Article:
The Dangers of Tech Neck
Tech neck, also known as text neck, is a repetitive-use injury that affects the muscles, tendons, ligaments, and nerves in your neck. Of course, you don’t have to be a tech-head to develop a tech neck: Any kind of activity that requires you to bend your head forward for prolonged periods, including reading or sewing, could cause tech neck.
Tech neck may be a silly name, but the condition couldn’t be more serious. Without addressing the habits and causes of tech neck, you could permanently injure your cervical spine (i.e., the thin portion of your spine that runs through your neck).
If you have neck pain or shoulder pain, Brian Fuller, MD, and our team at Mountain Spine & Pain Physicians in Denver, Colorado, ask you to take it seriously. Here, we lay out why tech neck is a literal pain in the neck and what you can do about it.
Your head “gains weight” as you bend
Most human heads weigh about 10-12 pounds when you’re standing upright with the good posture your parents, teachers, and coaches admonished you to develop. The problem is, if you’re bending your neck to look at a smartphone, other device, or even a musical instrument or book, your head weighs a lot more than 10-12 pounds.
As you increase the angle of your neck, the tendons and ligaments that support your cervical spine are forced to support not just your head’s weight, but also the increased forces exerted by gravity’s downward pull. When you tilt your head forward by just 45 degrees, the forces on your head are equivalent to about 50 pounds. Tilt a little further to 60 degrees, and your cervical spine bears an equivalent weight of a whopping 60 pounds.
Because you probably become engrossed in whatever you’re reading or doing with your head bent, you don’t change its position for long periods of time. That prolonged strain on your muscles, tendons, and ligaments weakens them and causes the variety of symptoms associated with “tech neck.” Bending your head forward also changes the natural curves along your cervical spine, causing both hyperflexion and hyperextension.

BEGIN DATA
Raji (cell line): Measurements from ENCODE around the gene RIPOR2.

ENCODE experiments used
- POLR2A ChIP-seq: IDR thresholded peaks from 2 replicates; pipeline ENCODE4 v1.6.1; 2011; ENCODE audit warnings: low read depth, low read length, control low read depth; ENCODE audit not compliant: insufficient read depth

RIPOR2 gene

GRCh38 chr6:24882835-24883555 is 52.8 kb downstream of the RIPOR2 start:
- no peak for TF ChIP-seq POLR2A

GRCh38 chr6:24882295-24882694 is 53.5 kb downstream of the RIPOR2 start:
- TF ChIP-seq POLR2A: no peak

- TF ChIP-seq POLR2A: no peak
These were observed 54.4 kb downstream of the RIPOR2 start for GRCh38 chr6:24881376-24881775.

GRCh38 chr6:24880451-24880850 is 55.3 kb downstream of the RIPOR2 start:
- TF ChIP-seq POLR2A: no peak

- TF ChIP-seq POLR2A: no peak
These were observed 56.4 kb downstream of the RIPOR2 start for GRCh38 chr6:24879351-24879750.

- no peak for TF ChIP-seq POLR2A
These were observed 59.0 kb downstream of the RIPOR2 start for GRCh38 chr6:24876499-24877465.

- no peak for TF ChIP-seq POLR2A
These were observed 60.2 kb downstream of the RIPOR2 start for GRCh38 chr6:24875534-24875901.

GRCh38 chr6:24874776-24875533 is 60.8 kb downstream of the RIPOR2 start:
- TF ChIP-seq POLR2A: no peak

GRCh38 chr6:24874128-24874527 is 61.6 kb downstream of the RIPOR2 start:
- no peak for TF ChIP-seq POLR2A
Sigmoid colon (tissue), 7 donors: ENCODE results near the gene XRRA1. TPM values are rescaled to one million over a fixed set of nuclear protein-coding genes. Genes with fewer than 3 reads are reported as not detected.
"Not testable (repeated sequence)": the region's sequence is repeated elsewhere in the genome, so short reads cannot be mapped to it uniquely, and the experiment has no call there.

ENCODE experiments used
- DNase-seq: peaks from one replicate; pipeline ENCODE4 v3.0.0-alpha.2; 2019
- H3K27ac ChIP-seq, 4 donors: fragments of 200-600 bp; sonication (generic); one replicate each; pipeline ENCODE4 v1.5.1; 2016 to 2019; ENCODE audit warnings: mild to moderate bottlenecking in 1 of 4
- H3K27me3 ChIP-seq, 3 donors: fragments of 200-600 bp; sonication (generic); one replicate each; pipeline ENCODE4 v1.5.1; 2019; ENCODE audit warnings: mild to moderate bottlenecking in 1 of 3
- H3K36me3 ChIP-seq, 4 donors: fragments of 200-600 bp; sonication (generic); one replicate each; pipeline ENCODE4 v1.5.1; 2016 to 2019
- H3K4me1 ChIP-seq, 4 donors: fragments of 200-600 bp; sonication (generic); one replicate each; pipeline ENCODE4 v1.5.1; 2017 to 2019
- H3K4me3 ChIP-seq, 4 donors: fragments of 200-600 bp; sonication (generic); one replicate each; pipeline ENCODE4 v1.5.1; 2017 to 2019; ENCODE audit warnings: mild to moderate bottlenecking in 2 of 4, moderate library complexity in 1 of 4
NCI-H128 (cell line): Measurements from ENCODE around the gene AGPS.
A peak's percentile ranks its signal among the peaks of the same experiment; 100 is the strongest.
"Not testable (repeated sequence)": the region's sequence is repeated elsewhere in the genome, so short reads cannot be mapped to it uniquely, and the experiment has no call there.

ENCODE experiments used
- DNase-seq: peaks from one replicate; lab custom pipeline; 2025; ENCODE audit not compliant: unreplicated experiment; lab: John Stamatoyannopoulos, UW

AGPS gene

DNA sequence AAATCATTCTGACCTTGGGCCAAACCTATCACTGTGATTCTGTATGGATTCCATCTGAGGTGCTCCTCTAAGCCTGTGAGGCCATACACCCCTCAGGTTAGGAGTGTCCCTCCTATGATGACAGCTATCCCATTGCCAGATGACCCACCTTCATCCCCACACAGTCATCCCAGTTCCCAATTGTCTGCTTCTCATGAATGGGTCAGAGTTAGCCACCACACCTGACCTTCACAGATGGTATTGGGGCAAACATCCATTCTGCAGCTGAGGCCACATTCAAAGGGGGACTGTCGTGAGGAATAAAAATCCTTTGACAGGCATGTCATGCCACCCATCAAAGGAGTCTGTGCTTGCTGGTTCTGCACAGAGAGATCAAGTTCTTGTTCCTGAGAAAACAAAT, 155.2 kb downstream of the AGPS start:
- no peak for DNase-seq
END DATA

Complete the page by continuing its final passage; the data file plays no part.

Tech neck hurts
When you first experience the symptoms of tech neck, you might not even notice them. Early, mild signs that you have a problem include:
· Achy neck or shoulders
· Stiff neck or shoulders
· Slouching posture
If you don’t address tech neck, though, symptoms could become moderate to severe, such as:
· Intense or stabbing pain in your neck
· Intense or stabbing pain in your shoulders
· Decreased mobility of your neck or shoulders
· Muscle spasms
· Tingling sensations
· Shooting pain down your arms or back
When your mild symptoms don’t resolve with rest or stretching exercises, or if you already have moderate or severe symptoms, contact Dr. Fuller for an evaluation and treatment.
Make lifestyle changes
If you only have mild symptoms, Dr. Fuller recommends lifestyle changes to help heal your tech neck. First, of course, stop bending your neck to look at your devices or work. Instead, hold your phone or device at eye level when reading or texting.
You should also elevate computer screens, including laptop screens, to eye level. You might need to purchase a separate keyboard for your laptop to ensure that you don’t bend your neck to look at your screen. Or, just be sure that you sit straight and look down only with your eyes, not your neck.
Also, take frequent breaks whenever you have to use a device or even sit for prolonged periods. Get up on your feet and stretch, and then walk around for at least five minutes. Taking breaks from sitting improves your overall health, too.
If lifestyle changes don’t improve your symptoms, or if they progress, contact Dr. Fuller. Depending on the factors involved in your tech neck, he may recommend therapies such as:
· Epidural injections
· Facet joint injections
· Radiofrequency nerve ablation
If you have pain from tech neck or other reasons, contact us for relief by calling 303-355-3700. You can also request an appointment using our online form.